\begin{proof}[Solution] See page~\pageref{P;bounded connected}.
\end{proof}
The converse of Theorem~\ref{T;path-connected to connected}
is false (see Example~\ref{E;connected not path-connected}
below) but there is one very important case where connectedness
implies path-connectedness.
\begin{theorem}\label{T;connected to path}
If we give ${\mathbb R}^{n}$ the usual topology,
then any open set $\Omega$ which is connected is path-connected.
\end{theorem}
\begin{proof} There is a hint on page~\pageref{H;connected to path}
and a proof on page~\pageref{P;connected to path}.
\end{proof}
The following example shows that, even in ${\mathbb R}^{2}$,
we cannot remove the condition $\Omega$ open.
\begin{example}\label{E;connected not path-connected}
We work in ${\mathbb R}^{2}$ with the usual topology.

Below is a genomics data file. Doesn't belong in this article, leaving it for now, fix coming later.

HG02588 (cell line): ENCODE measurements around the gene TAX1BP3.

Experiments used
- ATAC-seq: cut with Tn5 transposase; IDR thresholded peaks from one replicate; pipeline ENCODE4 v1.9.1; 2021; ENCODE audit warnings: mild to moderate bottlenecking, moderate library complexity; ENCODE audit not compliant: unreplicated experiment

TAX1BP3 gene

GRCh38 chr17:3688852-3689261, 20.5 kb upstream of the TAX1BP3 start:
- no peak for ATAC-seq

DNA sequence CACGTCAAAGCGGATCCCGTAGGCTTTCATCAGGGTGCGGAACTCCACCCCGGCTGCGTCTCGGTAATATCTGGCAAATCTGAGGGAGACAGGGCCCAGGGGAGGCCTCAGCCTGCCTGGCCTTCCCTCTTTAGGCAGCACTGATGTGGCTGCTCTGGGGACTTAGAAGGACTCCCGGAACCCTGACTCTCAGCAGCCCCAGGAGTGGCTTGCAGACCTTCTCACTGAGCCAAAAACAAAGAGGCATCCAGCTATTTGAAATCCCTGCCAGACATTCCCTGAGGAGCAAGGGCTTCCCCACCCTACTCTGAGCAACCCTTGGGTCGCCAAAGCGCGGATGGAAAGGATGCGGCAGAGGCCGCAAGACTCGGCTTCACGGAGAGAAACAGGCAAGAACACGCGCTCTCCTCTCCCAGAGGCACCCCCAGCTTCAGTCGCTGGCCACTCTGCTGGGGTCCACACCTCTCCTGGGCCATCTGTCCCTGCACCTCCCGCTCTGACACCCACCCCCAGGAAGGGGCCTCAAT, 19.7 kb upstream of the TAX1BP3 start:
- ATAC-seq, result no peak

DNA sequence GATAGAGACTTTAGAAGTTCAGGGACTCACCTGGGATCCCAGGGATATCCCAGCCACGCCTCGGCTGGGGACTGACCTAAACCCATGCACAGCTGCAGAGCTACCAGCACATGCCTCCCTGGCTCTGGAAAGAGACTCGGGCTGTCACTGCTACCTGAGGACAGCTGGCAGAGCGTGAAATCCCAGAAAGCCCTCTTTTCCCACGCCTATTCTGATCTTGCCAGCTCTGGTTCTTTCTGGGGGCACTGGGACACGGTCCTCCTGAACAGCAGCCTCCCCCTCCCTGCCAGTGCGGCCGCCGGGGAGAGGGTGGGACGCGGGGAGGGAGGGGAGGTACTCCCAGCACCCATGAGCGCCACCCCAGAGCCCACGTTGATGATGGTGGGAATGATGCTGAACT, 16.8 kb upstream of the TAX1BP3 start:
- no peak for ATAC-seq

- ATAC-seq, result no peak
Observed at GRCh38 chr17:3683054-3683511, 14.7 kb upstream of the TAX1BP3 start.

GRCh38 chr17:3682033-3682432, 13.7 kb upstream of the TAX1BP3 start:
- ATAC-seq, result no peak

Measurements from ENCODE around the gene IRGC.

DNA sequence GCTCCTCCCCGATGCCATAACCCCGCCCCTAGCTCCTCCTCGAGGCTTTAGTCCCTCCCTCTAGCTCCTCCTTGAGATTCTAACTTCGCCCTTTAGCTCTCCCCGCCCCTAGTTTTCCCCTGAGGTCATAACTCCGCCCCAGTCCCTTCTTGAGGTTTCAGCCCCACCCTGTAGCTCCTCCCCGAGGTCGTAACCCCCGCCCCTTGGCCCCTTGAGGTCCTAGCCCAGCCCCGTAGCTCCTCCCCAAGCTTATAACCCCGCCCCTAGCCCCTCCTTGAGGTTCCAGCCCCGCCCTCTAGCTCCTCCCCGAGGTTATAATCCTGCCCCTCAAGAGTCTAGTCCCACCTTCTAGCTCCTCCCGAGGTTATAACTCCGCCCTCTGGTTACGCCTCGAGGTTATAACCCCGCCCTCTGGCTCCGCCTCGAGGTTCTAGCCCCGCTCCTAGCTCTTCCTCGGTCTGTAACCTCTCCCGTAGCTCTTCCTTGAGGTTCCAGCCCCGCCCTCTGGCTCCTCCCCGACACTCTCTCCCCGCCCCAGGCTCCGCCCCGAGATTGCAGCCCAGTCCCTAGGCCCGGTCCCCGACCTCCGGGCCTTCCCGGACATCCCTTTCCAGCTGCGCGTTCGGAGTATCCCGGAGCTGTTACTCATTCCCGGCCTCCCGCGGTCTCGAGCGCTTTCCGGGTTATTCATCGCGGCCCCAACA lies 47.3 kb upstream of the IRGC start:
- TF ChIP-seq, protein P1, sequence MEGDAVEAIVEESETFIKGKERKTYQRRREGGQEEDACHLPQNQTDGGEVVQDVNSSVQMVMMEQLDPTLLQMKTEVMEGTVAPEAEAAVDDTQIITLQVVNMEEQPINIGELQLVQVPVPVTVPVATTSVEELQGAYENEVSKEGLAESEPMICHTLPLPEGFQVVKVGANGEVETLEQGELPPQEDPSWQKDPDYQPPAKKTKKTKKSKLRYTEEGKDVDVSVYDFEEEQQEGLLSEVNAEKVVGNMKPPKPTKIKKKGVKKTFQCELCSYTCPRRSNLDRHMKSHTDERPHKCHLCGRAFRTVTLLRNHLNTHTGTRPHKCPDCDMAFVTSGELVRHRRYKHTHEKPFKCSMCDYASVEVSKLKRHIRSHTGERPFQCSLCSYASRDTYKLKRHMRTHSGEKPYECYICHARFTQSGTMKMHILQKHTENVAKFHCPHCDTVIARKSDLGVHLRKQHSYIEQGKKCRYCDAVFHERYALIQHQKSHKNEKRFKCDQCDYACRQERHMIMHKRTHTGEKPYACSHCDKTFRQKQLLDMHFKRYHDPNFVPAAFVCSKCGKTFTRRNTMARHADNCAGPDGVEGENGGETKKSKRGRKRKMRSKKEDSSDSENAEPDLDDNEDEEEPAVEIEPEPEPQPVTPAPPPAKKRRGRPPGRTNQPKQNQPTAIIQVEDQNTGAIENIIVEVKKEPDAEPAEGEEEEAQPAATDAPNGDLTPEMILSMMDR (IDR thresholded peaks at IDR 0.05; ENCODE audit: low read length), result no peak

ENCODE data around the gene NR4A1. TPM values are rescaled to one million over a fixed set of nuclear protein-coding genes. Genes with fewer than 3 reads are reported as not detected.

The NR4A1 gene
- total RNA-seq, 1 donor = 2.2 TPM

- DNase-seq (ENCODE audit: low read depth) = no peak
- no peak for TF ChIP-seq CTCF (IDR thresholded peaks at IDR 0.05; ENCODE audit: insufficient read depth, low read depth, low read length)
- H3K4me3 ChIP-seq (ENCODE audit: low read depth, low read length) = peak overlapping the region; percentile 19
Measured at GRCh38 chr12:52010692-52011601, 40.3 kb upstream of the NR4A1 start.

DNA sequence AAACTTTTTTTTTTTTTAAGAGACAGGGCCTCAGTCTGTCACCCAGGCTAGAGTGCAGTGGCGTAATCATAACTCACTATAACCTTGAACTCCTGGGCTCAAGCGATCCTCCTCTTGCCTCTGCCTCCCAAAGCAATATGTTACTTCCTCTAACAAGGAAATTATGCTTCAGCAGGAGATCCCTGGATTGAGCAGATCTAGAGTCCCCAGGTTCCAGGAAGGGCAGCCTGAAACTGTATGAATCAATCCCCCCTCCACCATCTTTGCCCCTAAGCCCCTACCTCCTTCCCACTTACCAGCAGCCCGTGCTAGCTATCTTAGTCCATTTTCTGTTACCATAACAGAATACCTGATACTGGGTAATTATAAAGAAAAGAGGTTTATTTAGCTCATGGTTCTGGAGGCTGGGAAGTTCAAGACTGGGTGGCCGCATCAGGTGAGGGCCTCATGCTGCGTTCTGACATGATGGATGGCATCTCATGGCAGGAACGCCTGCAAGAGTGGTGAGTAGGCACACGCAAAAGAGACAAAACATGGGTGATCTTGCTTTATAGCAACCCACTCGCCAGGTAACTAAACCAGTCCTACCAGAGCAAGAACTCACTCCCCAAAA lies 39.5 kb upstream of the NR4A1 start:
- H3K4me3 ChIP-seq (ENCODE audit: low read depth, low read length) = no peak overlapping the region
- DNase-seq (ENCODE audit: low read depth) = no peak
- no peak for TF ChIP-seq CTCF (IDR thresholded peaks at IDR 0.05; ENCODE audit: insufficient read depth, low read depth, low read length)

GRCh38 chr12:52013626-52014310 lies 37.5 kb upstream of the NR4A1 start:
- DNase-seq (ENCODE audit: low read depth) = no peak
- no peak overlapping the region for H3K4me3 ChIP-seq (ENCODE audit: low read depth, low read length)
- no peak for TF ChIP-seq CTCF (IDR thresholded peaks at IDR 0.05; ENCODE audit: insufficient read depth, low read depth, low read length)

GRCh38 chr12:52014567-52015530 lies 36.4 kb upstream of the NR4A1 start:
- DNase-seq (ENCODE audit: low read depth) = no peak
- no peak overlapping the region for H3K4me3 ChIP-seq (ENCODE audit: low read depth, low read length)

Let
\[E_{1}=\{(0,y)\,:\,|y|\leq 1\}
\ \text{and}
\ E_{2}=\{(x,\sin 1/x)\,:\,00$ such that the open ball
$B(x,\epsilon)\subseteq N$.
(ii) Consider ${\mathbb R}$ with the usual topology.
Give an example of a neighbourhood which is
not an open neighbourhood. Give an example of
an unbounded neighbourhood. Give an example of
a neighbourhood which is not connected.
\end{exercise}
Here is another related way of looking at topologies
which we have not used explicitly, but which can
be useful.
\begin{definition}\label{D;basis}
Let $X$ be a set. A collection ${\mathcal B}$
of subsets is called a \emph{basis} if
the following conditions hold.
(i) $\bigcup_{B\in{\mathcal B}}B=X$.
(ii) If $B_{1},\,B_{2}\in{\mathcal B}$ and
$x\in B_{1}\cap B_{2}$ we can find a
$B_{3}\in{\mathcal B}$ such that
$x\in B_{3}\subseteq B_{1}\cap B_{2}$
\end{definition}
\begin{lemma}\label{L;basis works} Let $X$ be a set
and ${\mathcal B}$ a collection